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Presentation of the 2009 Governor General’s Literary Awards
Rideau Hall, Thursday, November 26, 2009
I see books as an immense space.
An endless field that you, as authors, clear and sow with your ideas.
They are eternal spaces where the thoughts of women and men span the ages and continue to light the way for all of humanity. Spaces where the destinies of characters live on in us, characters who could not be closer to our reality if they were made of flesh and bone. Books are reborn every time we read them.
They are spaces of incomparable freedom. For you, as writers, the blank page is your limitless sky, and each of your words transports us, your readers, to another place, a place where there is nothing to stop us from thinking, imagining or becoming someone else. That is how books show us everything that life has to offer, boundless and unimpeded.
Books are spaces to explore the many dimensions and full complexity of the world and life itself. Ideas flow, from spirit to spirit, age to age. Unexplored places are discovered, and the unknown disappears, widening the horizons of understanding. Books carve out new paths for us to follow so we can access the enormous, full universe that is the human experience.
And they are places to internalize and embrace a kind of selfless solitude. Both the author and the reader are turned inward, toward that restless, intimate part of themselves where people are most vulnerable, the part that is both unique and universal. Books steer us towards a world that is entirely our own.
They are revealing spaces, showing us the realities of the world, both dark and illuminating. Where life falters and where it triumphs. Books show us the very core of who we are. They address that part of us that only wants to hear a kind voice, a voice that resonates within us as strongly as our own heartbeat.
The books I love are one of our last defences, where the act of thinking is still possible in a world that is caught up in its quest for urgency and is too often reduced to the lowest common denominator. They are spaces where we can question our certainties, prejudices, popular ideas and conventions. Books are what multiply our points of view and enrich our lives with new perspectives.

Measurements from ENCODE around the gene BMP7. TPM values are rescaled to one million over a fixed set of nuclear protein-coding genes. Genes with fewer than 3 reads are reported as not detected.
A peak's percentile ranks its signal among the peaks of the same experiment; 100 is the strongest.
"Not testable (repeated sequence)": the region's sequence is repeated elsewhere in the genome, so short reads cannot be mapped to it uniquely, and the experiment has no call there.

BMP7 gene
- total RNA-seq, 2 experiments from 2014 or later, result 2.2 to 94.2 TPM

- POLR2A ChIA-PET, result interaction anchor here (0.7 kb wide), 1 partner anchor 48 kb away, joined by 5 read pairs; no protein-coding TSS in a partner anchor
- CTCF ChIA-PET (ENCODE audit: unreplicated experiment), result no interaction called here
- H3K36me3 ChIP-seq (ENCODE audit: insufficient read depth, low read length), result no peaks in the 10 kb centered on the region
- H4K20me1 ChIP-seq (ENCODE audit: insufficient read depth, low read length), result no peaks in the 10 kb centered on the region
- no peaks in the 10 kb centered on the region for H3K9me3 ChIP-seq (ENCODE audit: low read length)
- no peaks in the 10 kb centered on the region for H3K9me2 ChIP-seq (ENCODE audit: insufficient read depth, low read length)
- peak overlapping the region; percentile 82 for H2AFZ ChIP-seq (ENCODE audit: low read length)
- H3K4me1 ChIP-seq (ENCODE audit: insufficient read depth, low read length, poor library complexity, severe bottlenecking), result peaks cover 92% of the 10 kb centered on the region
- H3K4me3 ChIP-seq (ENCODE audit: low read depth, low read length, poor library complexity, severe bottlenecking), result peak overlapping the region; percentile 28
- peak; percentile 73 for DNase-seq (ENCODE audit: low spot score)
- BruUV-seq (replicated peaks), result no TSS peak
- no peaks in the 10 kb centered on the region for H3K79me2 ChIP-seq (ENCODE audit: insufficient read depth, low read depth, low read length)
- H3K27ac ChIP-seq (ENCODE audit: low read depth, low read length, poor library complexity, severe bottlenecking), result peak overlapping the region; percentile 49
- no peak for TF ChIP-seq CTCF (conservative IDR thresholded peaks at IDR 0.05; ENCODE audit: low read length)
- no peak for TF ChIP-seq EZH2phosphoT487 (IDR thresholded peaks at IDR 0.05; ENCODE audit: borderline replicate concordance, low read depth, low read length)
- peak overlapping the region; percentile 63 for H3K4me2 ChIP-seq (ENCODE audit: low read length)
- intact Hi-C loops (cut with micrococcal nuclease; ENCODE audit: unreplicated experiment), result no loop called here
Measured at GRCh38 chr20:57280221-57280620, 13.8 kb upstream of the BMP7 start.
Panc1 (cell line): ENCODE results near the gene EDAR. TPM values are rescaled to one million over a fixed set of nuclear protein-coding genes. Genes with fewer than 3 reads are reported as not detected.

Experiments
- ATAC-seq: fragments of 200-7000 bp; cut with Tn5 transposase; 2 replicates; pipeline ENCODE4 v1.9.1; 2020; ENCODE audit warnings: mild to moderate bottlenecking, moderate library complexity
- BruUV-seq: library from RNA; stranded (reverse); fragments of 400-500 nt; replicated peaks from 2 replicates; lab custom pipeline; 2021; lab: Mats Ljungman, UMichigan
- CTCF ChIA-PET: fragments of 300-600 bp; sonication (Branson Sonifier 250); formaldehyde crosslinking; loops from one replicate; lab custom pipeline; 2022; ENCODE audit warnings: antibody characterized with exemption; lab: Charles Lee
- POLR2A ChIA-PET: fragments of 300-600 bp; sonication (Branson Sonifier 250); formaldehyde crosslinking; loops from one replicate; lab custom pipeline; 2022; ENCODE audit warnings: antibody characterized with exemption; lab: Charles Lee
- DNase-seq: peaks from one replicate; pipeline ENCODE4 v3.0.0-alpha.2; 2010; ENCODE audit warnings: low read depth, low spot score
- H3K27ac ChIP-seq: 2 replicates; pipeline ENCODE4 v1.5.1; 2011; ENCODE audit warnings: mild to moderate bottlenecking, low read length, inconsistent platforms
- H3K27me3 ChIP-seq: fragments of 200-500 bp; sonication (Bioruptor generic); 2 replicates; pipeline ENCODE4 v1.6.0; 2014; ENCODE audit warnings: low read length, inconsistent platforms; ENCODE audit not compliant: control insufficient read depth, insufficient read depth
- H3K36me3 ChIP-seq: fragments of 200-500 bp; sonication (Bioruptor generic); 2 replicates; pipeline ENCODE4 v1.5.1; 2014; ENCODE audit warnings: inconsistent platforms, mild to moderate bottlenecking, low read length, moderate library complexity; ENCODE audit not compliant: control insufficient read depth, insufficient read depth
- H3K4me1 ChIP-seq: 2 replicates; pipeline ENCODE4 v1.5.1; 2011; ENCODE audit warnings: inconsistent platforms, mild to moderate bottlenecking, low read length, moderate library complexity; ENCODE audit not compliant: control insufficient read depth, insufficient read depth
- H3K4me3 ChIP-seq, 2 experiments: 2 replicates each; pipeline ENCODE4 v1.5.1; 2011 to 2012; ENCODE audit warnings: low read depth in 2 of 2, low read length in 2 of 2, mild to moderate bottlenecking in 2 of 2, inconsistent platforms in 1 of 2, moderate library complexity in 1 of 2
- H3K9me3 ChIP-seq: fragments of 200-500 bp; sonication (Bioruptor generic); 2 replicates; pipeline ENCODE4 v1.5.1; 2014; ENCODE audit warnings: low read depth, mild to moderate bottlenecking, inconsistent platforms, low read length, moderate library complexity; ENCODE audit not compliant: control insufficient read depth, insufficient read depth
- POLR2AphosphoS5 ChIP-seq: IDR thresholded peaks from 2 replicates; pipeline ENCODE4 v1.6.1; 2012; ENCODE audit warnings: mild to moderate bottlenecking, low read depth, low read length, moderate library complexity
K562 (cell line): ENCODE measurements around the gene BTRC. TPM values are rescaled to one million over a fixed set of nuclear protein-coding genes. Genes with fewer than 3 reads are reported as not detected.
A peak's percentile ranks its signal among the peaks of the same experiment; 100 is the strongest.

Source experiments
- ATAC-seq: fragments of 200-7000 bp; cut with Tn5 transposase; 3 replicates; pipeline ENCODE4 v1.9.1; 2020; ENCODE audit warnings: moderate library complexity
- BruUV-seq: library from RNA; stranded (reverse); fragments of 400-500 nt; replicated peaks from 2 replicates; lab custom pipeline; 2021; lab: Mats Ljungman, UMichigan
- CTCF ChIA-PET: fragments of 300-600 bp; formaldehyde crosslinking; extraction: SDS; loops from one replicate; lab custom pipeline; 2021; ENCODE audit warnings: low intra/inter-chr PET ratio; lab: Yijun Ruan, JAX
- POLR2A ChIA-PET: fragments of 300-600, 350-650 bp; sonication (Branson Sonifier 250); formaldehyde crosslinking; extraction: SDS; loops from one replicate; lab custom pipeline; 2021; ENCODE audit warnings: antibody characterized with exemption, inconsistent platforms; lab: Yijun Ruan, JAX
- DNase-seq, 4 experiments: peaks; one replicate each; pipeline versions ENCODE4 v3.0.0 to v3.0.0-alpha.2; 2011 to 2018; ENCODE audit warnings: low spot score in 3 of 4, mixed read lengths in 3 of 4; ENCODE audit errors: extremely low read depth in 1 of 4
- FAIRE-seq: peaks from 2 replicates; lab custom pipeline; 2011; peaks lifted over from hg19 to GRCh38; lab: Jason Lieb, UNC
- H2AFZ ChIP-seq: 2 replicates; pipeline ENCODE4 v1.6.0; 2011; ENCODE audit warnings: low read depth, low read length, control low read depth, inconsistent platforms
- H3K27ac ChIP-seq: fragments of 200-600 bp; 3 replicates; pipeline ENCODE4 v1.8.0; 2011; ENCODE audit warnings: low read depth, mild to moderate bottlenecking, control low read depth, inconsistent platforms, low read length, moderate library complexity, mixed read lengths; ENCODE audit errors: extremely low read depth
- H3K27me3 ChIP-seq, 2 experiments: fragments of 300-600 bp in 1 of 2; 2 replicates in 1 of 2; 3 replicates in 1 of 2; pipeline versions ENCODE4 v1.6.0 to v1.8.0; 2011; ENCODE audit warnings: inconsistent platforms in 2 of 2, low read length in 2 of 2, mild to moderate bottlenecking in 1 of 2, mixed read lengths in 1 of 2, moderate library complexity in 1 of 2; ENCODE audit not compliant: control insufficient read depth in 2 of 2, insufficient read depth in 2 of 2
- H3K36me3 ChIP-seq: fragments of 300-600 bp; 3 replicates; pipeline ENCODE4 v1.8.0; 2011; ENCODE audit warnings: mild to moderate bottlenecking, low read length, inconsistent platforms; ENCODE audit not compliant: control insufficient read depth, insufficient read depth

Last night, we held our 43rd Art Matter/Point des art forum with the public and several laureates and two incredible panellists—Serge Bouchard, anthropologist, writer, communicator, lecturer, and Noah Richler, also writer, producer, book reviewer and experienced journalist—who explored the nature of our Canadian literature and our Canadian identity from their own perspective.
Books are spaces we need to live in and work tirelessly to hold on to, in our questioning, our dreams, our emotions and our experience.
And they must be accessible to as many people as possible, in every language, according to one of my predecessors, Baron Tweedsmuir of Elsfield, also known under his pen name, John Buchan. He is the one who created this award.
Fifty years ago, the Canada Council for the Arts picked up the literary torch lit by John Buchan, who wrote a number of books, including The 39 Steps, which Alfred Hitchcock brought to the screen.
Over time, the Council broadened the scope of these awards to better reflect the abundance and wealth of French- and English-language Canadian literature, including non-fiction, children’s literature—text and illustration—and translation.
We owe the Canada Council for the Arts great thanks for their 50 years of commitment to Canada’s literary community. Fifty years of support to these creators, our writers, our illustrators, our masters of translation, who must absolutely be acknowledged as the raw materials from which books are made and then distributed by publishers.
To you—Julie Mazzieri and Kate Pullinger, Hélène Monette and David Zieroth, Suzanne Lebeau and Kevin Loring, Nicole Champeau and M.G. Vassanji, Hervé Bouchard and Caroline Pignat, Janice Nadeau and Jirina Marton, Paule Noyart and Susan Ouriou— I say thank you!
Thank you for creating endless, dazzling spaces of beauty, magic and adventure.